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The World’s Fastest Car…Powered By Wind, That Is

DiscoblogBy Boonsri DickinsonApril 1, 2009 10:52 PM


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While automakers (and magazines) are shrinking their car designs to become fuel efficient these days, one man decided to forgo fuel altogether and tap into wind power. And now, British engineer Richard Jenkins has broken wind-powered car records, reaching a whopping 126.1 miles per hour when he drove his Ecotricity Greenbird in Nevada. Arguably, the Greenbird doesn’t look anything like a car—people describe it as a “very high performance sailboat.” But while most wind-powered cars use large sails, Jenkins decided to use a solid wing, so that wind could sweep over it and propel the 1,300 pound car into motion. To offset the resulting lift, Jenkins added smaller wings to keep the car on the ground. Jenkins spent a decade developing the model—and finally succeeded on his fifth try. The vehicle’s mainframe is made of a carbon fiber composite, with metal bearings used for the wing and the wheel. He was a happy man last week when he drove his car on a dry lakebed near Las Vegas, and the 30 mph winds powered the car for two miles at more than 120 mph. Related Content: Discoblog: Flying Car DISCOVER: Future Cars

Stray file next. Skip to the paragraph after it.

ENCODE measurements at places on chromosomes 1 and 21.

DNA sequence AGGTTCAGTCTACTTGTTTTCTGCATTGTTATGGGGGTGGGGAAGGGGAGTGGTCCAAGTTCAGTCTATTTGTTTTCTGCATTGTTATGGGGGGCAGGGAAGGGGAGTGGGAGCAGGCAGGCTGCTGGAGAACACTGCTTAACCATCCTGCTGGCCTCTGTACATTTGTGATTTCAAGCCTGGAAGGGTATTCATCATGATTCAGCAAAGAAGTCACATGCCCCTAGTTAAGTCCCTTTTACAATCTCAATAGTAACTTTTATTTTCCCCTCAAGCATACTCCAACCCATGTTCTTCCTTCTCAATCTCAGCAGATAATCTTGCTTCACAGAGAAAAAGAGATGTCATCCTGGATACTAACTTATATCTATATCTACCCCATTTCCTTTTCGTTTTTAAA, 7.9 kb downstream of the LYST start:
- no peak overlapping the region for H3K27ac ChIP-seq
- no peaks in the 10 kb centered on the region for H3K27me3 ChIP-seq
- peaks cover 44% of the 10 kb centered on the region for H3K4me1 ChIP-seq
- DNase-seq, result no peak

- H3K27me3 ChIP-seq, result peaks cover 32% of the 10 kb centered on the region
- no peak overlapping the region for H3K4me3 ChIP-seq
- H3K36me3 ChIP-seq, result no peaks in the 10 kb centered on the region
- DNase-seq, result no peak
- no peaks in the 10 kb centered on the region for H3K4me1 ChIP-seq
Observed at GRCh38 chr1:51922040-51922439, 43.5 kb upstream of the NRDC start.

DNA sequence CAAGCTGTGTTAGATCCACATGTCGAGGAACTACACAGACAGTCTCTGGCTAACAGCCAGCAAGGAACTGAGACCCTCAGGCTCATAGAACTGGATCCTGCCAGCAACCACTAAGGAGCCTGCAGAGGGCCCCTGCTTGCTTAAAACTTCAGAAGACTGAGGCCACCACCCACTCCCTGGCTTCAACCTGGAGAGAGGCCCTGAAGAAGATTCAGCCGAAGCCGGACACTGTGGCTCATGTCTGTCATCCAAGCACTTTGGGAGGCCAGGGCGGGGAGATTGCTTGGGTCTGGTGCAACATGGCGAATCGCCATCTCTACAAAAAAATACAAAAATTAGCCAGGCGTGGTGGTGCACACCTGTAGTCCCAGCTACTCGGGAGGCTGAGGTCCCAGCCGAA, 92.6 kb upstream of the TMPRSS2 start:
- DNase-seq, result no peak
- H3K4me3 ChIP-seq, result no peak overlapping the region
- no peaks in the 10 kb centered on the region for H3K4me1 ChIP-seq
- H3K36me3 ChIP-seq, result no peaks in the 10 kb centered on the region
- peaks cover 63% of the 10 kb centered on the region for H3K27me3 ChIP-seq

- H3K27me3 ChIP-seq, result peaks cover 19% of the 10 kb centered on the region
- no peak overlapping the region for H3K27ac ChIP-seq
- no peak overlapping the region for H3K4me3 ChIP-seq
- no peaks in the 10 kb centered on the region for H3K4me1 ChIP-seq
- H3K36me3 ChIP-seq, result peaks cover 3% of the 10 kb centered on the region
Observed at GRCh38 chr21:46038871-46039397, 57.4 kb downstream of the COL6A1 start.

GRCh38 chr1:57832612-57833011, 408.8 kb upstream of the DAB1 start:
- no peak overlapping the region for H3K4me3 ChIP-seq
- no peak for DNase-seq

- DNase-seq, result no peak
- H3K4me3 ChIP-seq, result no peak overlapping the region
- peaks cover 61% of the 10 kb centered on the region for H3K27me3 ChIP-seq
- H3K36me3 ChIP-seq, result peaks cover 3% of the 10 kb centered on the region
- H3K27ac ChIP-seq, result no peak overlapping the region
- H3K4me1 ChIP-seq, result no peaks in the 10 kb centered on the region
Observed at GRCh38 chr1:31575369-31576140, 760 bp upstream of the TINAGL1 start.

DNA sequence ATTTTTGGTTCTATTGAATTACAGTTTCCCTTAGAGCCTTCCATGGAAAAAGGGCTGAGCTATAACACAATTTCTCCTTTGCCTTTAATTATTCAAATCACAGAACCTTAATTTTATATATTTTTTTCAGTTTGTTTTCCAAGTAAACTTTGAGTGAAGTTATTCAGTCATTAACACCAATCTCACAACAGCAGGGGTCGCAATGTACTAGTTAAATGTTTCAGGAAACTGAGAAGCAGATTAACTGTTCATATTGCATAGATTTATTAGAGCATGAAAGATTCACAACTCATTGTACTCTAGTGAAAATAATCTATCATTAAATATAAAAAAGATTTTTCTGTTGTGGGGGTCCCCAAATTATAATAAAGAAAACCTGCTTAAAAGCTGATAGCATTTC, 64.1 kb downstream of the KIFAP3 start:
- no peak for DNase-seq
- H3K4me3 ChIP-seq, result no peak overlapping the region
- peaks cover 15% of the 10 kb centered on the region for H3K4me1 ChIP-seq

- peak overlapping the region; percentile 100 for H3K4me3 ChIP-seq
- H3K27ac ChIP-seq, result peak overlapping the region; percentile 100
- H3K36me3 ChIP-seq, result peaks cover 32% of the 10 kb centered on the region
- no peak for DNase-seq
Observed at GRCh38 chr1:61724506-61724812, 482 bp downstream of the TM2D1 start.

Image: Peter Lyons

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